About a year ago, through a series of cascading events, I found myself in the position of being the only application architect for the .NET portfolio of a medium sized development shop. Even before that happened, I had read a good deal about architecture, .NET technologies, coding best practices, TDD, design patterns, etc. But it is a bit of a shock to move from reading about all of those things to deciding how to apply them in a practical way. Of course as a developer you have a chance to apply all of that knowledge to whatever code you are working on, and you can influence the rest of the team. But as an architect I found I suddenly had to have a well-defined position on a lot more of these topics, and, if at all possible, that position had to be right.
One of the things I struggled most with was developing a reference architecture for our ongoing .NET application development. We had been using an internally-developed framework since the days of .NET 1.1. But nowadays there is a lot more power in the frameworks available from MS, third parties, and the open source community. And the internal framework was beginning to show its age. It was time to reevaluate.
But, since .NET 1.1, when the previous architecture was established, the landscape has shifted dramatically. Concepts like test-driven development, dependency injection, and object-relational mapping were becoming mainstream. Microsoft had released dozens of different technologies on top of .NET, from new UI frameworks like ASP.NET MVC and Silverlight, to more “behind-the-scenes” pieces like WCF and MEF. Many of these technologies overlapped in functionality, or even conflicted. How do all of these technologies fit together? Which ones should be used and which ones ignored? What was the criteria for choosing one technology versus another? How do you decide what pieces to use to build a particular .NET application?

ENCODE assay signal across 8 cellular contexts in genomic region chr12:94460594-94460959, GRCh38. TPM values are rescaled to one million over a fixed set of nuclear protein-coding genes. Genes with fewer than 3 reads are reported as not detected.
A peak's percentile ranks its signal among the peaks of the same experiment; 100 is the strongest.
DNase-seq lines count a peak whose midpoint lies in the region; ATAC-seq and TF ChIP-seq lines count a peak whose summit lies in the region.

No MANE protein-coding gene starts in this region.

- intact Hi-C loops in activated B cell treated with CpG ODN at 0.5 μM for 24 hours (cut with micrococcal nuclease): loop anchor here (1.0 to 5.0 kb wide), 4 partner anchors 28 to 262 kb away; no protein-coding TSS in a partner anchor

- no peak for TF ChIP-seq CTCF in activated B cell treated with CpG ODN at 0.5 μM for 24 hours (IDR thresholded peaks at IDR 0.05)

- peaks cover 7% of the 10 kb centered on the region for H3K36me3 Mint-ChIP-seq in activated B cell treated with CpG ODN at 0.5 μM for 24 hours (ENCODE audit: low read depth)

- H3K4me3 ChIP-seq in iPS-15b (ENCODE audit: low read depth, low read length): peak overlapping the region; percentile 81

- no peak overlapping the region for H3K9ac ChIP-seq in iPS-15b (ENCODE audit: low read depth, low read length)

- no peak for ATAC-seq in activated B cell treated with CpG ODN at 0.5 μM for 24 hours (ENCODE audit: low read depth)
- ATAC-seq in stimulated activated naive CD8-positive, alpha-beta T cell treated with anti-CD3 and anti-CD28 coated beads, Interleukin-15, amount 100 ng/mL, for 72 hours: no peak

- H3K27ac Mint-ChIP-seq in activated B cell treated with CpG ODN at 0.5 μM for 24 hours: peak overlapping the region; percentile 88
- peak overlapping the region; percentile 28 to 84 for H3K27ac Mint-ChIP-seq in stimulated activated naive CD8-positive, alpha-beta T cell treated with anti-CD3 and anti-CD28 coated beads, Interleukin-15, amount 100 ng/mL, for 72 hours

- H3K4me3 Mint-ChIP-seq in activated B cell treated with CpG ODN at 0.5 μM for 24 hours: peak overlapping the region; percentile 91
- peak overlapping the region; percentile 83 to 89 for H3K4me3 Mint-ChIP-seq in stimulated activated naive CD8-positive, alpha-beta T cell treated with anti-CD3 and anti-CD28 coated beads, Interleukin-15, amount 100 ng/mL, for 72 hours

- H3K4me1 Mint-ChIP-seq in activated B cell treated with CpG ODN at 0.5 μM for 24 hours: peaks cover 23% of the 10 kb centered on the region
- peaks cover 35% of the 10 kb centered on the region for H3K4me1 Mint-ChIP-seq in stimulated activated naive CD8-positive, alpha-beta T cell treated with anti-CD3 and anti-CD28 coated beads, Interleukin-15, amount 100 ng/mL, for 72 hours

Since then, I have made a lot of headway in figuring all of this out. It was a lot of hard work, and I think at this point some of what I’ve learned might be useful to others. My hope with this series of articles is to provide the background knowledge necessary for developing an application architecture on top of .NET. Also, I hope to provide some guidance on how different aspects of a particular application affect all of the architectural choices that go into an application.
I will be developing this series over the next couple of months. I think it will be several articles by the time I’m done. I plan to keep this post updated to act as a Table of Contents for the series.
When talking about architecture, it is almost impossible to remove opinion, and there are no absolute right answers. So I welcome any feedback where you agree or disagree with my position.
Table of Contents
- Part 1 – Introduction (you are here)
- Part 2 – Guiding Principles
- Part 3 – Cross-Cutting Concerns
- more to come…